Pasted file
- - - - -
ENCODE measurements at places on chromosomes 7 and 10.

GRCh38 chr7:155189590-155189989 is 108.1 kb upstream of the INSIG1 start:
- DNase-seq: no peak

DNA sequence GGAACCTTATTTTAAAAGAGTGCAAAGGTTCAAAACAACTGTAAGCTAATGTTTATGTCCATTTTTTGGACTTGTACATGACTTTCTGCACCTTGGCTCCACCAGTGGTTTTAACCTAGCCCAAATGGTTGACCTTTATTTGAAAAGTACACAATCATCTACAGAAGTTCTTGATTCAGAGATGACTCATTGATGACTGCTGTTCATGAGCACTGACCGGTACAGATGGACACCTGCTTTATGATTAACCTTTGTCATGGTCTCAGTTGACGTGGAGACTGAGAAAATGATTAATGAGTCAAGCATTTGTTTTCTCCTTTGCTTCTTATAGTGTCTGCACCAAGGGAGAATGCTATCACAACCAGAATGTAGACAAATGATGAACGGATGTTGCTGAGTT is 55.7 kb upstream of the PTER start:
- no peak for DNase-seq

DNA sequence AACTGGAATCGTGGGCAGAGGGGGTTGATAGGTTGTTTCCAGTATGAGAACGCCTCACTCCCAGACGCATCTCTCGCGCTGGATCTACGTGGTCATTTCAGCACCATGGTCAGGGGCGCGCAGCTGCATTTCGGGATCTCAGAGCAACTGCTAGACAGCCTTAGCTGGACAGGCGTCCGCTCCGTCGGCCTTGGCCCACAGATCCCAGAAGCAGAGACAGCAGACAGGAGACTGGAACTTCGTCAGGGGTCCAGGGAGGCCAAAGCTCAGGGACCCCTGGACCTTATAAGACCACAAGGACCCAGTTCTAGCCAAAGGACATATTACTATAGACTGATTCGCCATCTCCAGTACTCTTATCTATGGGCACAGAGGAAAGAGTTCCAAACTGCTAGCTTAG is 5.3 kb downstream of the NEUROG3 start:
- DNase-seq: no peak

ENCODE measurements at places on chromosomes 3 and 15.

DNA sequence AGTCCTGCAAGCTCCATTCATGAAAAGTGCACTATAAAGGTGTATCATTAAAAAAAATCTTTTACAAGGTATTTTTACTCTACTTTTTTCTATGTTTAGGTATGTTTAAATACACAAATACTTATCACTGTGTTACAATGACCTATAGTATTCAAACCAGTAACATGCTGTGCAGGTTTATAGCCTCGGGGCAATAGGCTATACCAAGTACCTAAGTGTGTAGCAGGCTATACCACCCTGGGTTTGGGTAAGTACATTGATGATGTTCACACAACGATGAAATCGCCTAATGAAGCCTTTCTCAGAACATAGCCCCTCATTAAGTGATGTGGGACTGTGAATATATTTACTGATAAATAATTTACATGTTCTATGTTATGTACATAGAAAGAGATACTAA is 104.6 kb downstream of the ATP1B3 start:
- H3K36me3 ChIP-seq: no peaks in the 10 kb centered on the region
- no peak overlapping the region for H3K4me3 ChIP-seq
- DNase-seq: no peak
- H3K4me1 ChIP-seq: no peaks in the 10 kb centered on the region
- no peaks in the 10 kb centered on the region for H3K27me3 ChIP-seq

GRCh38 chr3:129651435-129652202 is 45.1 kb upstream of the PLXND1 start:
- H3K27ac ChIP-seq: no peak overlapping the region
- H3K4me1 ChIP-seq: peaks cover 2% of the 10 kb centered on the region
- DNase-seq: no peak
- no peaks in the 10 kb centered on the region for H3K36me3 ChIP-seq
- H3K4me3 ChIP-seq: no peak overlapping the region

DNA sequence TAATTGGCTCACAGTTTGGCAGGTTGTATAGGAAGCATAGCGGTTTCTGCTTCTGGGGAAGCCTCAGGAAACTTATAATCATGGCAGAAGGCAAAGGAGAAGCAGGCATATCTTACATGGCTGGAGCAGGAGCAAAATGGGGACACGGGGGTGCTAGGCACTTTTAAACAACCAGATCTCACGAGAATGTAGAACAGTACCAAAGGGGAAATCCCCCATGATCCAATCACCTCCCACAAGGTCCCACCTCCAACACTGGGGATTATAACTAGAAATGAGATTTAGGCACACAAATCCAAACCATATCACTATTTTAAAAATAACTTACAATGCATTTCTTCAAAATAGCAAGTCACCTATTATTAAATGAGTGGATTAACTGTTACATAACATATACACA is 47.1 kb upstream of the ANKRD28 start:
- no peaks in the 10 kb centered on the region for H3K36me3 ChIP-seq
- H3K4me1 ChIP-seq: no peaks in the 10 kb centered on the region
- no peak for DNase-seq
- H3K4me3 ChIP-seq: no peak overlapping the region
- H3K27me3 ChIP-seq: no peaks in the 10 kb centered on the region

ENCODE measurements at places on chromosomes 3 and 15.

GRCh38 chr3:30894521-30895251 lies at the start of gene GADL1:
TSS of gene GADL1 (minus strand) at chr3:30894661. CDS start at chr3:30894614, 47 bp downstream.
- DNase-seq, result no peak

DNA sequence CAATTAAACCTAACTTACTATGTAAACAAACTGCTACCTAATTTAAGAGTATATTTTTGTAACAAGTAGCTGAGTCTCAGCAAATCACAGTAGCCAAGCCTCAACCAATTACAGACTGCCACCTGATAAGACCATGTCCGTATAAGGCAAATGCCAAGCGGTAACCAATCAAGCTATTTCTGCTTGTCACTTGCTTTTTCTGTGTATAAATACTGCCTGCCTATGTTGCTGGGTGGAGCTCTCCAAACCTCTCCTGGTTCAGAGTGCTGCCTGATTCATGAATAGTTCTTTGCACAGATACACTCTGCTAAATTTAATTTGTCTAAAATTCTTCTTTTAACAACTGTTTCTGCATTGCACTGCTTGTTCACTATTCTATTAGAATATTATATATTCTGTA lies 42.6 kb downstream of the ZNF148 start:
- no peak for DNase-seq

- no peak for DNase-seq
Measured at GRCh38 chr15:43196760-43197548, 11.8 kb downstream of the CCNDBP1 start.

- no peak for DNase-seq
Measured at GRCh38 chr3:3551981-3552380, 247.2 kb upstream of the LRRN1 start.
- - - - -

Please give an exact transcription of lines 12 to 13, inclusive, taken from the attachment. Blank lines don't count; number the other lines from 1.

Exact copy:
- DNase-seq: no peak
- H3K4me1 ChIP-seq: no peaks in the 10 kb centered on the region